The Stanford Experiment
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Psychology professor Philip Zimbardo tried to show the influence of stereotyped role-playing onto behavior of a person who performs it. Using the examples of guards and prisoners, he intended to prove that role-playing can exclude person’s own morality and ethic from their behavior. According to the opinion of the majority, the free will is much higher than situational factors. The experiment conducted in 1971 disproved this assumption and provided the food for thought. The results can explain the ideological hating including wars caused by this way of identification.
Professor and his colleagues conducted this experiment at Stanford University positioning 24 college students into a mock prison made out of the 35-foot part of the basement corridor of the psychology building walls at the university. Three laboratory rooms served as small cells (6x9 ft.), the furniture was removed and the usual doors were replaced by black steel barred ones. The superintendent of the experiment was Philip Zimbardo and an undergraduate research assistant performed the role of the warden (Haney, 1973). The main idea of the experiment was to explore the effects of the guard and prisoner roles in the context of the prison environment simulation; therefore, according to the instructions and contracts, people who played the roles of the guards were in the position of unlimited power over the lives of other people who were the prisoners. The aim of such experiment was to verify the assumption that abusive behavior in the prison may be caused by innate features of guards and prisoners. The professor designed the experiment resembling the way disorientation, deindividualization and depersonalization occur (Haney, 1973).
Once all the preparations were completed, the experiment came to its beginning. Testers randomly divided students into two groups named the guards and the prisoners. After that, all the participants were instructed and the contracts were concluded.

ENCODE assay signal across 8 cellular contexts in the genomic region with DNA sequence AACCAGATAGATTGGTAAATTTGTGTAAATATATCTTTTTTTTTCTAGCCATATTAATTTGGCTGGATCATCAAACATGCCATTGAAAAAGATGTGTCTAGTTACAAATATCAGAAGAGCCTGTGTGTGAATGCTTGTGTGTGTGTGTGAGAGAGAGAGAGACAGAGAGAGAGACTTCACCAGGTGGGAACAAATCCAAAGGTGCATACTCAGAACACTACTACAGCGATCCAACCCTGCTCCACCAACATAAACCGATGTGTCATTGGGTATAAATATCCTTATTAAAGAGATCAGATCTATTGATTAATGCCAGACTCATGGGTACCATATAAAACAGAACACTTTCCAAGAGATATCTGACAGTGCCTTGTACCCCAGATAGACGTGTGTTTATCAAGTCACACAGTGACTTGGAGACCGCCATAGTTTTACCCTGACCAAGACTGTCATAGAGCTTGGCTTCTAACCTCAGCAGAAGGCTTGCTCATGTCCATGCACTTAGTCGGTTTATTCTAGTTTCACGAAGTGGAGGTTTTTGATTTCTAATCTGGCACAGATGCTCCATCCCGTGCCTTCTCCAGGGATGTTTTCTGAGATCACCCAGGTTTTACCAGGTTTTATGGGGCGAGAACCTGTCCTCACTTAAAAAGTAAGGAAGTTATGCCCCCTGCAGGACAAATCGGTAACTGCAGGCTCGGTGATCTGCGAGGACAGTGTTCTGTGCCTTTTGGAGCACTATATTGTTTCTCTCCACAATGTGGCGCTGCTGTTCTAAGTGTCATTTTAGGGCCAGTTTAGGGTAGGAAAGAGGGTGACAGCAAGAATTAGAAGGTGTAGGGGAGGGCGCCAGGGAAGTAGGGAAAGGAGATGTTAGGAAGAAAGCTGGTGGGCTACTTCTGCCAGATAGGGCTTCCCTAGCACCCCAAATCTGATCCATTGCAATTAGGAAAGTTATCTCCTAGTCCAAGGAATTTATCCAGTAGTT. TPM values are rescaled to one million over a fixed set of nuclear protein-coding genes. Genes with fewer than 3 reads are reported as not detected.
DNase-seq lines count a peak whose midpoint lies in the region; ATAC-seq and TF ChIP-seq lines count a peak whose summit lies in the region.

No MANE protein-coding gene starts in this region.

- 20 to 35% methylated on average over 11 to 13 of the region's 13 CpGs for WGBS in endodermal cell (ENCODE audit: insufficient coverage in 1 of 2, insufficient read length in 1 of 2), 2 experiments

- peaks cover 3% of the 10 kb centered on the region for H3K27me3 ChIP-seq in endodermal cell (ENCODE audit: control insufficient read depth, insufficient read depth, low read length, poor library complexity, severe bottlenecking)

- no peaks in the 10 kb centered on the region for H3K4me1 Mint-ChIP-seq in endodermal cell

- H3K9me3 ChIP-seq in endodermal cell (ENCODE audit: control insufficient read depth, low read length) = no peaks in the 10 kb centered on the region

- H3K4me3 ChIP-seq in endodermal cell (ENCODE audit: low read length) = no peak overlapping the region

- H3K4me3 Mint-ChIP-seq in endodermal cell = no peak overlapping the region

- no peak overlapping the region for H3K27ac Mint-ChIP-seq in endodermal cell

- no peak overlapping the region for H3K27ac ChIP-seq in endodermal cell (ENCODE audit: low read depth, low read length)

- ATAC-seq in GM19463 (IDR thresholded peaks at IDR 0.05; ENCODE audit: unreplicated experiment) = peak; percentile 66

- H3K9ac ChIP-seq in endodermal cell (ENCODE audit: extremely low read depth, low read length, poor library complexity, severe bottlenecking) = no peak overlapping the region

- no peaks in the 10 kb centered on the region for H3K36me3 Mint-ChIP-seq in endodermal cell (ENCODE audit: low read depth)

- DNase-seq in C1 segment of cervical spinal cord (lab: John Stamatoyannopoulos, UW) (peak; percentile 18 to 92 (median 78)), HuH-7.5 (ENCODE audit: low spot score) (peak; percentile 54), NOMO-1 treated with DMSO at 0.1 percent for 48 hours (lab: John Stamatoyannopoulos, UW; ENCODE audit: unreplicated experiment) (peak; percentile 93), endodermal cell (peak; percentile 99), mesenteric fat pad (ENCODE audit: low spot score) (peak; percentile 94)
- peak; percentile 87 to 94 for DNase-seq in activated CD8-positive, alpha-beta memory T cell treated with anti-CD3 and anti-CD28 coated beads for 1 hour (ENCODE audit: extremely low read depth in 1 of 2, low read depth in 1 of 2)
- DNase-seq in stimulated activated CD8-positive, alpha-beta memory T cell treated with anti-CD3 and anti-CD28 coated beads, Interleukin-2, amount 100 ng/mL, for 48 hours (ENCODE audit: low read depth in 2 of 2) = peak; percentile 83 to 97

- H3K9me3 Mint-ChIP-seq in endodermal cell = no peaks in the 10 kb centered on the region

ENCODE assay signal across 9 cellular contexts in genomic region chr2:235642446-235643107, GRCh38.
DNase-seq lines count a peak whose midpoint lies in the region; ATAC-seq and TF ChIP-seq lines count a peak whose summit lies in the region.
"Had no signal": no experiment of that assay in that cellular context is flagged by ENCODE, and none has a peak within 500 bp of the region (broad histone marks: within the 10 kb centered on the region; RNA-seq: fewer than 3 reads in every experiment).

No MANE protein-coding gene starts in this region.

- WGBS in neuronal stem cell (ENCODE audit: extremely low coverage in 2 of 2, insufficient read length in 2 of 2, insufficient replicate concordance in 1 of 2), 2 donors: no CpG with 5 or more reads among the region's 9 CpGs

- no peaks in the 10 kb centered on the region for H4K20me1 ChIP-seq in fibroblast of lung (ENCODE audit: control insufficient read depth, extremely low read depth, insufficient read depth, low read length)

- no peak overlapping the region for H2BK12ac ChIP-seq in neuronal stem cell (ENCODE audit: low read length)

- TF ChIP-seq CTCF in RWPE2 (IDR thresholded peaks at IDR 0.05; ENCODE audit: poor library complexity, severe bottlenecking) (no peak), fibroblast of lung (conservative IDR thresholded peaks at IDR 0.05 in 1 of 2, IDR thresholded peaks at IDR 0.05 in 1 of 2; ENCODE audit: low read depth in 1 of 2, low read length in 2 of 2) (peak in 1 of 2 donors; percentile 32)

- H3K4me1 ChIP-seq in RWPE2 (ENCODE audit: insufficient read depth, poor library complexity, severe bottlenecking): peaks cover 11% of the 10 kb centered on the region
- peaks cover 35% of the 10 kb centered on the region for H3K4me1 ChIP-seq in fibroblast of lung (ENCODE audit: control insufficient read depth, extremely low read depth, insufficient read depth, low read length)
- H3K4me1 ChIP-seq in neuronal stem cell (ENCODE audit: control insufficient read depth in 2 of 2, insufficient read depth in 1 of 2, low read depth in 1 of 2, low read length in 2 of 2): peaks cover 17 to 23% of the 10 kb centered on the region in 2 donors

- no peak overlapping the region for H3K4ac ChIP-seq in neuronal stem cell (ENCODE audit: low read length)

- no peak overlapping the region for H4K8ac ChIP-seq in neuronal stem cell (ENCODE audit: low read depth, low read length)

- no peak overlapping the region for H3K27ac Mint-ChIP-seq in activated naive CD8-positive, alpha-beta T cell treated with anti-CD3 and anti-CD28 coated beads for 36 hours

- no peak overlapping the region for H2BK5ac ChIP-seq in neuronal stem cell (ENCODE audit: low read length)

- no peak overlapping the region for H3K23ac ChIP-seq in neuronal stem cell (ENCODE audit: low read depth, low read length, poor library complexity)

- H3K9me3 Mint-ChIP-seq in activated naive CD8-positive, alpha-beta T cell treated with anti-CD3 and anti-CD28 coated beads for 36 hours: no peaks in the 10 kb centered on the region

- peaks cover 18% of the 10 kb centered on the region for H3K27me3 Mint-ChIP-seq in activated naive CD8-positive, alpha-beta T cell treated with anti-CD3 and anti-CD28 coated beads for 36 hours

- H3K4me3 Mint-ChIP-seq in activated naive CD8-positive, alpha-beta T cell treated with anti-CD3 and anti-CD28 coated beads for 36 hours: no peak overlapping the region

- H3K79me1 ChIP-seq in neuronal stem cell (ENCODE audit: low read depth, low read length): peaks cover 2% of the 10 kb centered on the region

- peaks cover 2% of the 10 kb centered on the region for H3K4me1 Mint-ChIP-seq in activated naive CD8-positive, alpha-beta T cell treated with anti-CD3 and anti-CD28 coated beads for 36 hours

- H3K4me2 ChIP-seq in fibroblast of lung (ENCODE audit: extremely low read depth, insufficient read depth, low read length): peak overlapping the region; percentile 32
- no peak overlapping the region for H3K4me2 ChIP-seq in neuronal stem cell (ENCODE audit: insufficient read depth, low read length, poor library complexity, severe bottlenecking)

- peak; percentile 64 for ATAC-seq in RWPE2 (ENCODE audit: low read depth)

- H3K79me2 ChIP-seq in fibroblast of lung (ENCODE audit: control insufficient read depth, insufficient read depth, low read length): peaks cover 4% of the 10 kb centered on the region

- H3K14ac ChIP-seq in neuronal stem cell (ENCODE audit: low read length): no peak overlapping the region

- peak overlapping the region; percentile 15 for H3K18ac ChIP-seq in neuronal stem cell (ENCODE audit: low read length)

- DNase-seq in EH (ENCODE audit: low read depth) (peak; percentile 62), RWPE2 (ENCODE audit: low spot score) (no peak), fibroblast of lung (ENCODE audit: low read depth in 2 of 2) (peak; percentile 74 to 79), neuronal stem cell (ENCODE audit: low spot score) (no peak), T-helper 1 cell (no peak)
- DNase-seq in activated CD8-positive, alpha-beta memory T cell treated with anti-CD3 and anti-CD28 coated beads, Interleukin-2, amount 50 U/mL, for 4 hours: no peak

Prisoners were almost deprived of rights and had to remain in their clls 24 hours per day during the whole duration of the experiment. They received the explanation regarding the suspension of their basic civil rights and continuous surveillance during this experimental imprisonment which implied they had little or no privacy. Yet, testers did not give the prisoners any concrete instructions about the behavior during the experiment (Haney, 1973).
Unlike the prisoners, the guards were informed of their behavior, but not very well. They received the description of only the main features of guards and were briefly informed about how to be a guard. Their task was to sustain the proper order within the prison so that to provide its effective functioning (Bronfenbrenner, 1979). Nevertheless, the peculiarities of the duty they implemented were not distinctively detailed. It was only stated that the simulation of the given scenario must be kept within the scopes of pragmatic and ethical considerations (Bronfenbrenner, 1979). Apart from that, the guards had to deal with unpredictable types of situations including attempted escape of prisoners or prison riot. It should be mentioned, that the people performing the role of the guards believed that the aim of the experiment was a detailed analysis of prisoners’ behavior and that they are not under examination (Haney, 1973).